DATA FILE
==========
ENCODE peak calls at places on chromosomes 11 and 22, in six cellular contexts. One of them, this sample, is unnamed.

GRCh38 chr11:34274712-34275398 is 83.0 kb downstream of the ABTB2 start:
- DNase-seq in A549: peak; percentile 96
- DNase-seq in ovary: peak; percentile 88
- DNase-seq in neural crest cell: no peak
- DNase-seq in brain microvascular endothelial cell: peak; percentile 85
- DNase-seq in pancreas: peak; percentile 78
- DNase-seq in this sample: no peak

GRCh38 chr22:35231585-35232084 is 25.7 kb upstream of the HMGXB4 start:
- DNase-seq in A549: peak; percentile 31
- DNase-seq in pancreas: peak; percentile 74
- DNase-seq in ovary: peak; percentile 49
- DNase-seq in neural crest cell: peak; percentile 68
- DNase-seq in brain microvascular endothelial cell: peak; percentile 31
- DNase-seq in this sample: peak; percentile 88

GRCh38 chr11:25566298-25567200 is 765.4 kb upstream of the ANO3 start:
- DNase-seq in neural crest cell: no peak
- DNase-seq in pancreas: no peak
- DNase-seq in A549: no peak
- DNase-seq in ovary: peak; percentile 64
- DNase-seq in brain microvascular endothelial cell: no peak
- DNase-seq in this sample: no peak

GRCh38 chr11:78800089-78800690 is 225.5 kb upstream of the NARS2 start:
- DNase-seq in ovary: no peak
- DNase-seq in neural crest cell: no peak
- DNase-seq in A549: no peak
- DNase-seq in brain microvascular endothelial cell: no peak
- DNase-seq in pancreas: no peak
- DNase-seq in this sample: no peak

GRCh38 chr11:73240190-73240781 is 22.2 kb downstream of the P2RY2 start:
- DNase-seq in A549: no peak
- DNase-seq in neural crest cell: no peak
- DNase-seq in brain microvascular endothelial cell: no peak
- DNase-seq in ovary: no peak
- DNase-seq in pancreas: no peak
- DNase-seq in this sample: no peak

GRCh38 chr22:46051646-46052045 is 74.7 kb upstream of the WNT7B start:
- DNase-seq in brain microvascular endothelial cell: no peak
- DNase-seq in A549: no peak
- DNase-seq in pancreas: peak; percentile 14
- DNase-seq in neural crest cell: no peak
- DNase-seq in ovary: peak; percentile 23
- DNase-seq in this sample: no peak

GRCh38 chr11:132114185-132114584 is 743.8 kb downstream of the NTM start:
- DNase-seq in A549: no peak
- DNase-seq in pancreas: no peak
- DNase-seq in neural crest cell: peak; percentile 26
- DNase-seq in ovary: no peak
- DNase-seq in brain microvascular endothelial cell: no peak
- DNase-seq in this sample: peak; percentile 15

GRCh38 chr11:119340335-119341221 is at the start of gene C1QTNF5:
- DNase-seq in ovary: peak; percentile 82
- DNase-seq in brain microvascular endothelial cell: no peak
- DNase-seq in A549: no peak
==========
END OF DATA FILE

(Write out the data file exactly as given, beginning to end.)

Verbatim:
ENCODE peak calls at places on chromosomes 11 and 22, in six cellular contexts. One of them, this sample, is unnamed.

GRCh38 chr11:34274712-34275398 is 83.0 kb downstream of the ABTB2 start:
- DNase-seq in A549: peak; percentile 96
- DNase-seq in ovary: peak; percentile 88
- DNase-seq in neural crest cell: no peak
- DNase-seq in brain microvascular endothelial cell: peak; percentile 85
- DNase-seq in pancreas: peak; percentile 78
- DNase-seq in this sample: no peak

GRCh38 chr22:35231585-35232084 is 25.7 kb upstream of the HMGXB4 start:
- DNase-seq in A549: peak; percentile 31
- DNase-seq in pancreas: peak; percentile 74
- DNase-seq in ovary: peak; percentile 49
- DNase-seq in neural crest cell: peak; percentile 68
- DNase-seq in brain microvascular endothelial cell: peak; percentile 31
- DNase-seq in this sample: peak; percentile 88

GRCh38 chr11:25566298-25567200 is 765.4 kb upstream of the ANO3 start:
- DNase-seq in neural crest cell: no peak
- DNase-seq in pancreas: no peak
- DNase-seq in A549: no peak
- DNase-seq in ovary: peak; percentile 64
- DNase-seq in brain microvascular endothelial cell: no peak
- DNase-seq in this sample: no peak

GRCh38 chr11:78800089-78800690 is 225.5 kb upstream of the NARS2 start:
- DNase-seq in ovary: no peak
- DNase-seq in neural crest cell: no peak
- DNase-seq in A549: no peak
- DNase-seq in brain microvascular endothelial cell: no peak
- DNase-seq in pancreas: no peak
- DNase-seq in this sample: no peak

GRCh38 chr11:73240190-73240781 is 22.2 kb downstream of the P2RY2 start:
- DNase-seq in A549: no peak
- DNase-seq in neural crest cell: no peak
- DNase-seq in brain microvascular endothelial cell: no peak
- DNase-seq in ovary: no peak
- DNase-seq in pancreas: no peak
- DNase-seq in this sample: no peak

GRCh38 chr22:46051646-46052045 is 74.7 kb upstream of the WNT7B start:
- DNase-seq in brain microvascular endothelial cell: no peak
- DNase-seq in A549: no peak
- DNase-seq in pancreas: peak; percentile 14
- DNase-seq in neural crest cell: no peak
- DNase-seq in ovary: peak; percentile 23
- DNase-seq in this sample: no peak

GRCh38 chr11:132114185-132114584 is 743.8 kb downstream of the NTM start:
- DNase-seq in A549: no peak
- DNase-seq in pancreas: no peak
- DNase-seq in neural crest cell: peak; percentile 26
- DNase-seq in ovary: no peak
- DNase-seq in brain microvascular endothelial cell: no peak
- DNase-seq in this sample: peak; percentile 15

GRCh38 chr11:119340335-119341221 is at the start of gene C1QTNF5:
- DNase-seq in ovary: peak; percentile 82
- DNase-seq in brain microvascular endothelial cell: no peak
- DNase-seq in A549: no peak